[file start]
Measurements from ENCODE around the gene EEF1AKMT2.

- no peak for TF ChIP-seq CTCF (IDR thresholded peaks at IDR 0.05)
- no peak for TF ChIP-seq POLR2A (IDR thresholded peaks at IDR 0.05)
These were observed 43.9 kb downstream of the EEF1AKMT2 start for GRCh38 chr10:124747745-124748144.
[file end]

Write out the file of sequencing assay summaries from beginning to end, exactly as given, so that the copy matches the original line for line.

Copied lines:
Measurements from ENCODE around the gene EEF1AKMT2.

- no peak for TF ChIP-seq CTCF (IDR thresholded peaks at IDR 0.05)
- no peak for TF ChIP-seq POLR2A (IDR thresholded peaks at IDR 0.05)
These were observed 43.9 kb downstream of the EEF1AKMT2 start for GRCh38 chr10:124747745-124748144.